Meanwhile, the BBC reported that a correspondent for BBC News Arabic in Khartoum, Mohamed Osman, was beaten by a Sudanese soldier. The broadcaster said the army had stopped Osman’s car while he was en route to his work and that he was taken to army headquarters in Omdurman. While explaining his movements to officers, he was hit in the head from behind by a soldier, the BBC said.
The fighting comes after months of escalating tensions between the generals and years of political unrest after an October 2021 military coup.
U.S. Secretary of State Antony Blinken and other top diplomats expressed extreme concern over the outbreak of violence. “We urge all actors to stop the violence immediately and avoid further escalations or troop mobilizations and continue talks to resolve outstanding issues,” Blinken wrote on Twitter.
U.N. Secretary-General Antonio Guterres; the European Union’s top diplomat, Josep Borrell; the head of the African Union Commission, Moussa Faki Mahamat; the Arab League chief, Ahmed Aboul Gheit; and Qatar all called for a cease-fire and for both parties to return to negotiations to settle their dispute.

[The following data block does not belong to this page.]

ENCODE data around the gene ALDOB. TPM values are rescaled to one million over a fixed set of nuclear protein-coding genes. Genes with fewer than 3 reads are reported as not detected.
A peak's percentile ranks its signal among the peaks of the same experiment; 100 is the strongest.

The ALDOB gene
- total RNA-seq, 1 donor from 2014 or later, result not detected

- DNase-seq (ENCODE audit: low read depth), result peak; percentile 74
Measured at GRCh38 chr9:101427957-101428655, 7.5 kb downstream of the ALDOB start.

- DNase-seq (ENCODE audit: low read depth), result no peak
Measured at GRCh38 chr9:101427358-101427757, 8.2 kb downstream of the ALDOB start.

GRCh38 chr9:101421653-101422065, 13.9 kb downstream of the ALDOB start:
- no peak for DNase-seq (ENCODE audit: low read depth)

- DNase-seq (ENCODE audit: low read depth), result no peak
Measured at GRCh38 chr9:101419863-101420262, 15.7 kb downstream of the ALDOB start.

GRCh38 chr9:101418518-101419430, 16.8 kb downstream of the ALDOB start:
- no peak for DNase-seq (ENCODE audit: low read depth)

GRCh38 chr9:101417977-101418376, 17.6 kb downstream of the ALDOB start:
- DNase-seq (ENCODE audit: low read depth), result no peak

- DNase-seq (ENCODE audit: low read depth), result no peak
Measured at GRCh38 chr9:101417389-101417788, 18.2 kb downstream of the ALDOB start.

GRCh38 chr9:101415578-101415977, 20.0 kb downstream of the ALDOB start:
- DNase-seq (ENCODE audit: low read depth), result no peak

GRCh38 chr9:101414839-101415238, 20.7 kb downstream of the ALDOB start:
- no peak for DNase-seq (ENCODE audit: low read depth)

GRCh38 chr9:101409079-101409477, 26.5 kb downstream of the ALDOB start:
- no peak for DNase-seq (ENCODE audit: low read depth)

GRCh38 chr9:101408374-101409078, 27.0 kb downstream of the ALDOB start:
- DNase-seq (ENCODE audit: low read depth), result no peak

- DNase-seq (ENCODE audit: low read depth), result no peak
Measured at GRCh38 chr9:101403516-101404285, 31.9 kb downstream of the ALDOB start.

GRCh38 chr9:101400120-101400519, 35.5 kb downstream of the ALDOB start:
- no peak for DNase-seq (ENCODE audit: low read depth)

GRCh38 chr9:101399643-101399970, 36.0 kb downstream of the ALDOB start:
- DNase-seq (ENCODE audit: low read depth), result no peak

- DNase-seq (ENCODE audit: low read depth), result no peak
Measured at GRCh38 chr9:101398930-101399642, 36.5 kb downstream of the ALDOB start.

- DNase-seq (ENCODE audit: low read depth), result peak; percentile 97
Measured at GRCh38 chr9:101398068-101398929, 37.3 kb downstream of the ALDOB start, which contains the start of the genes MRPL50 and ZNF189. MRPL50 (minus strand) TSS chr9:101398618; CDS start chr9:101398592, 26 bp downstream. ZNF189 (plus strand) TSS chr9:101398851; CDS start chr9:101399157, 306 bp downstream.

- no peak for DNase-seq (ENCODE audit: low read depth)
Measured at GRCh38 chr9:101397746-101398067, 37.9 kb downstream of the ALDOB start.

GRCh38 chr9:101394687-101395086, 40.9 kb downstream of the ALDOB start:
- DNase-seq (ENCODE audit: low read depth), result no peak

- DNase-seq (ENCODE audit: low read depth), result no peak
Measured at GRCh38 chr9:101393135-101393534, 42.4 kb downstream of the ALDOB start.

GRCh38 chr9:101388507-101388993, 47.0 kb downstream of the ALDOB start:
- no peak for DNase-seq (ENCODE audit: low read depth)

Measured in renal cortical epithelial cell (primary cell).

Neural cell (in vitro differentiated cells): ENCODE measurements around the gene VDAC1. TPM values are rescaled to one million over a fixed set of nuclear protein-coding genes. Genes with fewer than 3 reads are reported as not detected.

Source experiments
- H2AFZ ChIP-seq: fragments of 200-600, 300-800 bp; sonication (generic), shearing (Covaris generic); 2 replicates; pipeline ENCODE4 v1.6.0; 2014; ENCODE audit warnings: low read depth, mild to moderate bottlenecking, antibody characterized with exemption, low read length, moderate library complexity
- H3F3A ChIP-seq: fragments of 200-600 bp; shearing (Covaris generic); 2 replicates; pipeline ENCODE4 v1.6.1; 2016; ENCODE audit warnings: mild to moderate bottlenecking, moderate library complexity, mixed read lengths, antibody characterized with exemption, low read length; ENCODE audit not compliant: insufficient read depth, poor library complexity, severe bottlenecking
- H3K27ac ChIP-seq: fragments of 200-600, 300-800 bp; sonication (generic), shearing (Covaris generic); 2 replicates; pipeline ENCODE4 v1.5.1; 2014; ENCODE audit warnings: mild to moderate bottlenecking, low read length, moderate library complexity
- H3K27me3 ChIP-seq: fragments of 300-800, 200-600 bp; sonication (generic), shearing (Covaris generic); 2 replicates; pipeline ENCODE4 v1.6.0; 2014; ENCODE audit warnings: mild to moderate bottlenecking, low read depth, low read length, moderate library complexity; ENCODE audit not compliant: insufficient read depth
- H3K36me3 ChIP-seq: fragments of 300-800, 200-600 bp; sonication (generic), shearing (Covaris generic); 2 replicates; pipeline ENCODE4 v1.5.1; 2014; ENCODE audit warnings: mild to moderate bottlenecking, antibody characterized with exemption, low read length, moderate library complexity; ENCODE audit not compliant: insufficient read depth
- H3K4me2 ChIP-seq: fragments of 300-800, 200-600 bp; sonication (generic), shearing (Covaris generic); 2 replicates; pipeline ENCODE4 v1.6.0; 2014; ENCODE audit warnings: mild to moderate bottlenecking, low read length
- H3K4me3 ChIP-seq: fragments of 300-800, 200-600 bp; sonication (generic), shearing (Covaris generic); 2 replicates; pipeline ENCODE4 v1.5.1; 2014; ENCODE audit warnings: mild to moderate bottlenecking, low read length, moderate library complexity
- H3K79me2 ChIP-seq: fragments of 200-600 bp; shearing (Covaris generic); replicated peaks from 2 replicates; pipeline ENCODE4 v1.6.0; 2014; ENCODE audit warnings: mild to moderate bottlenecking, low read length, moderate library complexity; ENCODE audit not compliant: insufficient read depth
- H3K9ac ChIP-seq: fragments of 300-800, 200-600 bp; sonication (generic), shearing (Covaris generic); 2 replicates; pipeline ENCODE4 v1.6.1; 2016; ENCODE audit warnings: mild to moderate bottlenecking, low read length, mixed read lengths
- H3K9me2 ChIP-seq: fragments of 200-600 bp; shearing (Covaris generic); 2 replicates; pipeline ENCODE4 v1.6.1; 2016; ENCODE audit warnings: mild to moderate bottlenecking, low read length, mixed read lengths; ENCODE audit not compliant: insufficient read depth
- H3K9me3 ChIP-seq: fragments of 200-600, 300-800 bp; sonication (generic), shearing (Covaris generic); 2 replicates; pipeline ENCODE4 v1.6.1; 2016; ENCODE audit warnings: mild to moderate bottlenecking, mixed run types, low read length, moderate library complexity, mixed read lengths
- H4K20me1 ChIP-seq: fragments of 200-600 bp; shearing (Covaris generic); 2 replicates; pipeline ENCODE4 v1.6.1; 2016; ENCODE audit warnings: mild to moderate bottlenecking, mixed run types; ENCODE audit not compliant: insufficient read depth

Former Prime Minister Abdalla Hamdok, who was ousted in the 2021 coup, warned of a possible regional conflict if the fighting escalates. He urged the leaders of the military and the RSF to immediately cease hostilities.
“Shooting must stop immediately,” he said in a video message posted on his Twitter account.
The military and the RSF traded blame for triggering the clashes, which centered in Khartoum but also took place in other areas across the country including the Northern province, the conflict-ravaged Darfur region, and the strategic coastal city of Port Sudan on the Red Sea, a military official said.
Current tensions between the military and the paramilitary stem from a disagreement over how the RSF, headed by Gen. Mohammed Hamdan Dagalo, should be integrated into the military and what authority should oversee the process. The merger is a key condition of Sudan’s unsigned transition agreement with political groups.